The voters of Massachusetts and California passed bills in the last number of years that make it illegal for anyone in those states to sell an egg, a piece of chicken, a piece of pork, or a piece of veal unless the animals that produced those food items were born and raised under rules set forth by the Humane Society of the United States (HSUS). These laws were created by ballot initiatives that were sold to the public by the Humane Society of the United States and other extremist animal rights groups like the ASPCA, and then voted on by the people.
These laws initiated and backed by the HSUS in California and the HSUS and the ASPCA in Massachusetts, have a significant impact on interstate commerce. On December 4th and 12th, 2017, two separate but related lawsuits were filed in the Supreme Court against California and Massachusetts, respectively. According to Missouri Attorney General Josh Hawley, who is leading the Supreme Court lawsuit against California, the California initiative is unconstitutional and violates the interstate commerce clause. It will cost producers millions of dollars to comply. Curtis Hill, Indiana’s Attorney General, filing outlines that Massachusetts is attempting to, "…dictate how other states choose to regulate business operations and manufacturing processes within their own borders".
We thank these States Attorney Generals for entering into these lawsuits on behalf of the United States Constitution, commerce, farmers and most of all the animals in agriculture. In these similar but separate lawsuits, the states that have joined together are trying to protect us from the consequences of these laws. Not only will these changes have a negative impact on welfare, but the economic impact will affect low-income families.
Huge fines and jailtime have been promised in Massachusetts if producers sell eggs, chicken, pork, or veal without absolute proof production animals were raised to the standards mandated by the HSUS.
There are 3,000 pork producers in Indiana. Indiana’s own Purdue University will be affected by Massachusetts’ new law since Purdue operates farms as a part of their educational programs. The state attorney general was authorized to administer the law, which comes with a maximum fine of $1,000 for each violation.
Almost all current production breeding stock is disqualified from providing products to both Massachusetts and California families. This is because "proof" is required that both the producing animal as well as the mother of the producing animal must meet the requirements as outlined by the language in the HSUS pushed bills.
We have confirmed that certain Indiana poultry facilities have been inspected by California State inspectors to ensure compliance with their regulations. This is a slippery slope that cannot continue. If one state can go into another and enforce its own rules onto the people of that state, that disregards their autonomy. Where does it end? This is a frightening precedent that threatens interstate commerce.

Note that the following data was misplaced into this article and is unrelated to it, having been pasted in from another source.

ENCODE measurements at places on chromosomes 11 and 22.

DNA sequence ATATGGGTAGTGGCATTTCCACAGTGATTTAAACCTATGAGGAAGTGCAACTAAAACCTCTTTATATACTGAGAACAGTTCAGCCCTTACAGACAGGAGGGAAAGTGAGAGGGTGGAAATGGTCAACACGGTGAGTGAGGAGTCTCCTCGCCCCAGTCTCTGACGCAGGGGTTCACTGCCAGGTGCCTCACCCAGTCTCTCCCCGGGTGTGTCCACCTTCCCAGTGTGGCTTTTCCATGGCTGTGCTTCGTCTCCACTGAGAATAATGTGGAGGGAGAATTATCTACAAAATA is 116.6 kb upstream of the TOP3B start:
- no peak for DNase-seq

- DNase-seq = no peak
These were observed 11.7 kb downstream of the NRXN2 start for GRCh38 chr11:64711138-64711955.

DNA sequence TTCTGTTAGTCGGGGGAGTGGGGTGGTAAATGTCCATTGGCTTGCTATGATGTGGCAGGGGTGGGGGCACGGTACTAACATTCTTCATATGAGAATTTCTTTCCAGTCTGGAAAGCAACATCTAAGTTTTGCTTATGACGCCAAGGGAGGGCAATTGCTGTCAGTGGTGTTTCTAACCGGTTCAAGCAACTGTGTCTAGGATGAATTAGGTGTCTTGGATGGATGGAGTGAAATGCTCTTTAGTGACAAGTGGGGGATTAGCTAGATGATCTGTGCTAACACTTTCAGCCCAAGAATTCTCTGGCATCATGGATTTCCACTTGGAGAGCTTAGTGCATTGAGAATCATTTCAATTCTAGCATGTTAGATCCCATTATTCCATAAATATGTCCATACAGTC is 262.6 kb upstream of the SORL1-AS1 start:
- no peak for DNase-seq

There is no doubt that costs will rise significantly for producers that sell products in California and Massachusetts. Those high costs will be reflected in what families pay at the grocery store. Higher prices on these products at the grocery store may deter families from purchasing them, which takes away protein choices.
The most important thing to know is that the HSUS is against all forms of animal agriculture, whether it is a small or large farm, they make no distinctions. What they have pushed through in both California and Massachusetts does not equal an improvement in animal welfare and actually increases the risk of disease and injury to animals.
Over the years, modern agriculture has adopted practices that focus on animal welfare and productivity. Not only is it the right thing to do, but it is good business practice. Bottom line, animals that are treated well and that are cared for produce a better product. Focusing on animal welfare is good for all concerned; the animals, the producers and the consumer.
You can find more information about animal welfare in agriculture on our website under the "Protect California Ag Producers and Families resources" tab.
Protect California Families And Ag Producers – Resources And Links
HSUS’s anti-animal agriculture marketing machine that pushed this legislation in California and Massachusetts swayed the public into thinking that anything other than how the HSUS thinks farmers should raise their livestock is "cruel". Since no one wants to be accused of being cruel to animals, these bills passed. The HSUS has found this to be an effective marketing strategy to push their anti-animal agriculture agenda and they are repeating it again with their latest measure they are hoping to get on the 2018 ballot in California titled, "Prevent Cruelty California".
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